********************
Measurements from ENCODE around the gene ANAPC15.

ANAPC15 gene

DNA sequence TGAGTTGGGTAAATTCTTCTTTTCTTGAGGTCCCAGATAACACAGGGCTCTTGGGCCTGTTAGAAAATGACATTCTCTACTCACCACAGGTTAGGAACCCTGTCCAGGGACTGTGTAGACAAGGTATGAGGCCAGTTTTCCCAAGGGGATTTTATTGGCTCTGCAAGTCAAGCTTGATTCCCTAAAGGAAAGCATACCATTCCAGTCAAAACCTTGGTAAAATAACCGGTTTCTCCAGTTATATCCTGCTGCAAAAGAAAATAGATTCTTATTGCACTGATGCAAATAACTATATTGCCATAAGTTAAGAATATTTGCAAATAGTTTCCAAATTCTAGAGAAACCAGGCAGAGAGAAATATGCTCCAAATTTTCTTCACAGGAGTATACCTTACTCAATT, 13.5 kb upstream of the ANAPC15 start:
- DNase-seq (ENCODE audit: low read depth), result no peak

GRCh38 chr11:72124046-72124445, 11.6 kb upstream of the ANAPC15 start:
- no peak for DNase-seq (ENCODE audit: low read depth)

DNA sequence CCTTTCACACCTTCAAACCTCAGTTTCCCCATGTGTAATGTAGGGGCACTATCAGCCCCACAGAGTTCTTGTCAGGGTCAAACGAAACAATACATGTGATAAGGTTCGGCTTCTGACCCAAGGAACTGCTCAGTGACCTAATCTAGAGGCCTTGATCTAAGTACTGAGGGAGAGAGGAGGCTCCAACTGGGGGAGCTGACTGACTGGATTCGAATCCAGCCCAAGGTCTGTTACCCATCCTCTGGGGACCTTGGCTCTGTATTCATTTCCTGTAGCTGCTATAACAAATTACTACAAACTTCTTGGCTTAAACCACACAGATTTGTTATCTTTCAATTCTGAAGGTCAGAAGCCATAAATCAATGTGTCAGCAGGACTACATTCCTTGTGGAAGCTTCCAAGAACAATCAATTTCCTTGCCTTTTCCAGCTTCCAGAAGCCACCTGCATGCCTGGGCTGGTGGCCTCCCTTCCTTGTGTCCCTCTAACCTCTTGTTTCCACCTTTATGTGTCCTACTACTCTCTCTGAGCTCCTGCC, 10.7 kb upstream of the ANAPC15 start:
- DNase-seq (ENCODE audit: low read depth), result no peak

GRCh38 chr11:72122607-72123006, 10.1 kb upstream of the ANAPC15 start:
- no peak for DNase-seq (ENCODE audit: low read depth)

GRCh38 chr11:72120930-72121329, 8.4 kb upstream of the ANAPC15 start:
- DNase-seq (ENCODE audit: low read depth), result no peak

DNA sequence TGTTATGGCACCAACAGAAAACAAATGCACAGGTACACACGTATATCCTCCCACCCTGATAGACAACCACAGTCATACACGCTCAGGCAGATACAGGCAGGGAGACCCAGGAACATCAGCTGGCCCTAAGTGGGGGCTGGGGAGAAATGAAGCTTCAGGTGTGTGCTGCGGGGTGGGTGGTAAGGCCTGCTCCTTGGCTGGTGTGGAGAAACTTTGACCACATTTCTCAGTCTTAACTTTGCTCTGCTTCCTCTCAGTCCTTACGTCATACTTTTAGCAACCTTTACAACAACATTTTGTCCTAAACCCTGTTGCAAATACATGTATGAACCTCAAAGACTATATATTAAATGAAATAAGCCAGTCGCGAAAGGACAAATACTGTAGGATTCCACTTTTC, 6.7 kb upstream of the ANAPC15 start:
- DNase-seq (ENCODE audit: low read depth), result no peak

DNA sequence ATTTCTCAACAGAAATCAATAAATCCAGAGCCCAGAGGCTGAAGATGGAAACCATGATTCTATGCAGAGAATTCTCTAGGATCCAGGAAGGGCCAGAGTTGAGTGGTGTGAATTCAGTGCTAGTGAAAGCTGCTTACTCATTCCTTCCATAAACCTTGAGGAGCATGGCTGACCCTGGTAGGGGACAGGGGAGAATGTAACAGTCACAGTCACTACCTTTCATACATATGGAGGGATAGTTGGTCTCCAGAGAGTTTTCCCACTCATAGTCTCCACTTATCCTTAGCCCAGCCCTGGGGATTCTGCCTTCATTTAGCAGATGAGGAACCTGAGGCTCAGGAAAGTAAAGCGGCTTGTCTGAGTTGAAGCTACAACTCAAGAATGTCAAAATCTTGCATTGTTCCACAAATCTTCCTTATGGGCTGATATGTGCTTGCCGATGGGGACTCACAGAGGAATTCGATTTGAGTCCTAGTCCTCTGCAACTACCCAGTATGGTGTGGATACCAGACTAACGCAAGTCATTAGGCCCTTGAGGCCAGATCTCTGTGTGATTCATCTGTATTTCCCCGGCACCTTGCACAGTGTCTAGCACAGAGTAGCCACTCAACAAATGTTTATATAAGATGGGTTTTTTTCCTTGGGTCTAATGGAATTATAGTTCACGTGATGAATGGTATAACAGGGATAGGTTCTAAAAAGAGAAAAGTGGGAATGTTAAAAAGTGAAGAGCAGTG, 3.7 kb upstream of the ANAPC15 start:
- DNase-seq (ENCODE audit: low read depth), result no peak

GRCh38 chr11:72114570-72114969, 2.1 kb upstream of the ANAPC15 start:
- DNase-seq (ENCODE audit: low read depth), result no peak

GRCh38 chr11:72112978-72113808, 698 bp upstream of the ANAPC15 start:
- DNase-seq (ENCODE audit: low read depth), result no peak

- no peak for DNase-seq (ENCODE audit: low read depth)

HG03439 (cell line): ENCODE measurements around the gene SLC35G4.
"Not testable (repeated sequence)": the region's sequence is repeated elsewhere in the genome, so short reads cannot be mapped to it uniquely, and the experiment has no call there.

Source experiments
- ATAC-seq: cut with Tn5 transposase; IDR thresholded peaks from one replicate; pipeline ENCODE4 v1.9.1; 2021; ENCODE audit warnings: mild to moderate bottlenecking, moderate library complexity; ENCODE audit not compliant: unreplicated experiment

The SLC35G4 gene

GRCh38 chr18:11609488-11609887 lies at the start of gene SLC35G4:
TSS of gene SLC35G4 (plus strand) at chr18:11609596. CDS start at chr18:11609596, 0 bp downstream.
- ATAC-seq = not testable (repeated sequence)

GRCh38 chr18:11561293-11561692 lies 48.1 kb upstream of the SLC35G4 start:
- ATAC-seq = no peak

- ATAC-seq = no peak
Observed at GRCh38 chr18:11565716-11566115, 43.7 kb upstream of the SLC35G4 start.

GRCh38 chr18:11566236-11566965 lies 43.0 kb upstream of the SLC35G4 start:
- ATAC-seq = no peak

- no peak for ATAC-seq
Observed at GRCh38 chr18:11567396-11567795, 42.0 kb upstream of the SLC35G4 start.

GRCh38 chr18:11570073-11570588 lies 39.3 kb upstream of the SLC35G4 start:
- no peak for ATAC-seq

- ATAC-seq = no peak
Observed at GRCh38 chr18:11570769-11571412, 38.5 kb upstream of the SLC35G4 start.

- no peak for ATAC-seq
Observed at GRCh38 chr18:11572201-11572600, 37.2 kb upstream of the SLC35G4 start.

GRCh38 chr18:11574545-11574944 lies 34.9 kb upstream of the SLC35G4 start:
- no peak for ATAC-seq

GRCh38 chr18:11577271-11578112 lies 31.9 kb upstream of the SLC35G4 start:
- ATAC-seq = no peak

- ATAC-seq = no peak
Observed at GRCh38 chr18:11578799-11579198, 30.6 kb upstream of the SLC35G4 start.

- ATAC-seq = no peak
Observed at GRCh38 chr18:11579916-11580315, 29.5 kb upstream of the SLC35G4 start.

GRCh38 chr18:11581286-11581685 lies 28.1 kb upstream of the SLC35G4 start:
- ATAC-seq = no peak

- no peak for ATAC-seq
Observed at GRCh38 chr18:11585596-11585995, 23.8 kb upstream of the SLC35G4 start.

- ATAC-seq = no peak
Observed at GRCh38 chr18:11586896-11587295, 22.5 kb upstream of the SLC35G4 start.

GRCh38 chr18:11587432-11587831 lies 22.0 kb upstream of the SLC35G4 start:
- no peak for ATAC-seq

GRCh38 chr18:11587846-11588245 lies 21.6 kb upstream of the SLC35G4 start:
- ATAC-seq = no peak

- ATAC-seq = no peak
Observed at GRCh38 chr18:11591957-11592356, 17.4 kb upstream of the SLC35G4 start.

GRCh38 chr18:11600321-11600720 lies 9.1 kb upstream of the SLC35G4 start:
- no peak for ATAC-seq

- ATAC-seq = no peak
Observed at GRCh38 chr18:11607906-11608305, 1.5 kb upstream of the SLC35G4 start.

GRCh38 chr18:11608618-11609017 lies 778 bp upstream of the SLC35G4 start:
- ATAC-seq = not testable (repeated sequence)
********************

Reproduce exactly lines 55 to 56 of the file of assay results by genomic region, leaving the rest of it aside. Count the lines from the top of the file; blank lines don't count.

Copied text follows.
Observed at GRCh38 chr18:11585596-11585995, 23.8 kb upstream of the SLC35G4 start.

- ATAC-seq = no peak